Vietnam bans animal slaughter at violent spring festivals

Vietnam’s Ministry of Culture, Sports and Tourism has ordered an end to all performances that include either violent or offensive rituals, such as killing animals.

(VNF) - Vietnam’s Ministry of Culture, Sports and Tourism has ordered an end to all performances that include either violent or offensive rituals, such as killing animals.

Several festivals still feature violent rituals that involve slaughtering pigs and bull fighting, and that has to stop, the ministry said in a new statement.

Most spring-time rituals in Vietnam were created centuries ago to commemorate ancient war heroes, show respect to the gods and to pray for good health, peace and prosperity. Sometimes these rituals involve the brutal killing of animals in public, like the pig slaughtering festival in the northern province of Bac Ninh.

Nem Thuong villagers celebrate the festival on the sixth day of the first lunar month, which is February 5th this year, to commemorate a general who took refuge in the area while fighting invaders a thousand years ago. He killed wild hogs to feed his soldiers; hence the tradition of slaughtering pigs.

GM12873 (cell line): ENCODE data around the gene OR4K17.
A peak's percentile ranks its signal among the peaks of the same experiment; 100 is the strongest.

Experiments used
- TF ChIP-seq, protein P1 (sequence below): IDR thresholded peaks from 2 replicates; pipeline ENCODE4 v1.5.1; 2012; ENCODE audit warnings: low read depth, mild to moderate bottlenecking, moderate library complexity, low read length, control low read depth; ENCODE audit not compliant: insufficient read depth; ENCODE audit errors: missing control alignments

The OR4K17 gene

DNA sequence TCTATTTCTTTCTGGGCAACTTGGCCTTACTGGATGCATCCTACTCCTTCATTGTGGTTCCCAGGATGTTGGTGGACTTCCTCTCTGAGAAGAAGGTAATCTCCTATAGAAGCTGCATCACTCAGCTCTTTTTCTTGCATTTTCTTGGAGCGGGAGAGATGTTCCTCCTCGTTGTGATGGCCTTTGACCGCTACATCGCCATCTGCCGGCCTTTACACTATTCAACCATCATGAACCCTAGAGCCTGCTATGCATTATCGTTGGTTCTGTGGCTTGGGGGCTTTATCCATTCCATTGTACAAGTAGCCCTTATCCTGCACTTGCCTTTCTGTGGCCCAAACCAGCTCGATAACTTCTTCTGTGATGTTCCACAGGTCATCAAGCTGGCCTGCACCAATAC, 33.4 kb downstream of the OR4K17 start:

Vietnam bans animal slaughter at violent spring festivals

One of the sacrificial pigs is carried into the ceremony of a spring festival in Bac Ninh Province. (Photo by Animals Asia)

Traditionally, villagers parade two pigs around before beheading them and collecting their blood. Then they dipped bank notes into pools of blood in the belief that doing so will ensure good luck and fortune for the New Year.

The festival has been facing criticism and opposition since 2012, including a petition from the Hong Kong-based Animals Asia Foundation, which said the festival was “extremely cruel”. But the villagers have refused to give up their tradition.

Nguyen Dinh Loi, from Nem Thuong's old people's association, said: 'The older generations here say it is the village's choice, that the pig slaughtering does not violate the law and must be decided by the villagers themselves.

'We want to keep the traditions of our ancestors.'

Many spring festivals involve hundreds of people scrambling to touch good luck charms, and this can break out into fighting.

This is the first time the ministry asked local authorities to stop any fighting, gambling or begging at the upcoming spring festivals. The ministry also said that the number and the scale of spring festivals must be scaled down.

It remains to be seen whether locals are willing to abandon their traditional rituals./.

( Compiled by VNF )

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09:44 | 03/02/2023
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